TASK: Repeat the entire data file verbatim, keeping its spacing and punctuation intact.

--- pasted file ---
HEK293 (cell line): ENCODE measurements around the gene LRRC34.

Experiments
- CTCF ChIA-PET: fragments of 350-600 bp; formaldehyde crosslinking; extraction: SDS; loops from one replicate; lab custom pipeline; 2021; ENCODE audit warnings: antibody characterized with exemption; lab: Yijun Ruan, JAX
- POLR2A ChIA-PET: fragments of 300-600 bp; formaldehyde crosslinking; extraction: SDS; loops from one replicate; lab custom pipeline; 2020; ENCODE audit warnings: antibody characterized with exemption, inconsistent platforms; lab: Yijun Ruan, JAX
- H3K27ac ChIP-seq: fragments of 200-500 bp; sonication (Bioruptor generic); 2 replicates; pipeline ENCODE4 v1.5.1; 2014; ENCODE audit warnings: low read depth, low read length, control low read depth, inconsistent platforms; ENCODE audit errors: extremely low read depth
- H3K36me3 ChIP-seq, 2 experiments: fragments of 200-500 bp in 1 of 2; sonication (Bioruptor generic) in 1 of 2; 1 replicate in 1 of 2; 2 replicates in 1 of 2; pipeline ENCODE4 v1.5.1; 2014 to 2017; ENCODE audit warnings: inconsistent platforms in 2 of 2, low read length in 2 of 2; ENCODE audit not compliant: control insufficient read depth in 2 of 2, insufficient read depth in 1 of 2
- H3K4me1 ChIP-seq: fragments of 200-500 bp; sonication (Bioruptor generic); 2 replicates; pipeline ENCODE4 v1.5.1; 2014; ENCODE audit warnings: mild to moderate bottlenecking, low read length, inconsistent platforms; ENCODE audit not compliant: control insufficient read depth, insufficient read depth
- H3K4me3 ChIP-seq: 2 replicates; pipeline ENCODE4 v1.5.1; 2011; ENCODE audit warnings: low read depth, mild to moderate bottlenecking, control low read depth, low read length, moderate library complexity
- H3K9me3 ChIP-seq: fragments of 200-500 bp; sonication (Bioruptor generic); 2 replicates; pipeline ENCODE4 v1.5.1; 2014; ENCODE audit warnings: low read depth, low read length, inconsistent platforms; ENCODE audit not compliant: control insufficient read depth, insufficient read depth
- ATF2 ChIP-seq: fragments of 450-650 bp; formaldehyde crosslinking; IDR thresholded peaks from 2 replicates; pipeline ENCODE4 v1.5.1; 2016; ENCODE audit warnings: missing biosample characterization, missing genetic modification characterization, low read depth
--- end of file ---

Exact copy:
HEK293 (cell line): ENCODE measurements around the gene LRRC34.

Experiments
- CTCF ChIA-PET: fragments of 350-600 bp; formaldehyde crosslinking; extraction: SDS; loops from one replicate; lab custom pipeline; 2021; ENCODE audit warnings: antibody characterized with exemption; lab: Yijun Ruan, JAX
- POLR2A ChIA-PET: fragments of 300-600 bp; formaldehyde crosslinking; extraction: SDS; loops from one replicate; lab custom pipeline; 2020; ENCODE audit warnings: antibody characterized with exemption, inconsistent platforms; lab: Yijun Ruan, JAX
- H3K27ac ChIP-seq: fragments of 200-500 bp; sonication (Bioruptor generic); 2 replicates; pipeline ENCODE4 v1.5.1; 2014; ENCODE audit warnings: low read depth, low read length, control low read depth, inconsistent platforms; ENCODE audit errors: extremely low read depth
- H3K36me3 ChIP-seq, 2 experiments: fragments of 200-500 bp in 1 of 2; sonication (Bioruptor generic) in 1 of 2; 1 replicate in 1 of 2; 2 replicates in 1 of 2; pipeline ENCODE4 v1.5.1; 2014 to 2017; ENCODE audit warnings: inconsistent platforms in 2 of 2, low read length in 2 of 2; ENCODE audit not compliant: control insufficient read depth in 2 of 2, insufficient read depth in 1 of 2
- H3K4me1 ChIP-seq: fragments of 200-500 bp; sonication (Bioruptor generic); 2 replicates; pipeline ENCODE4 v1.5.1; 2014; ENCODE audit warnings: mild to moderate bottlenecking, low read length, inconsistent platforms; ENCODE audit not compliant: control insufficient read depth, insufficient read depth
- H3K4me3 ChIP-seq: 2 replicates; pipeline ENCODE4 v1.5.1; 2011; ENCODE audit warnings: low read depth, mild to moderate bottlenecking, control low read depth, low read length, moderate library complexity
- H3K9me3 ChIP-seq: fragments of 200-500 bp; sonication (Bioruptor generic); 2 replicates; pipeline ENCODE4 v1.5.1; 2014; ENCODE audit warnings: low read depth, low read length, inconsistent platforms; ENCODE audit not compliant: control insufficient read depth, insufficient read depth
- ATF2 ChIP-seq: fragments of 450-650 bp; formaldehyde crosslinking; IDR thresholded peaks from 2 replicates; pipeline ENCODE4 v1.5.1; 2016; ENCODE audit warnings: missing biosample characterization, missing genetic modification characterization, low read depth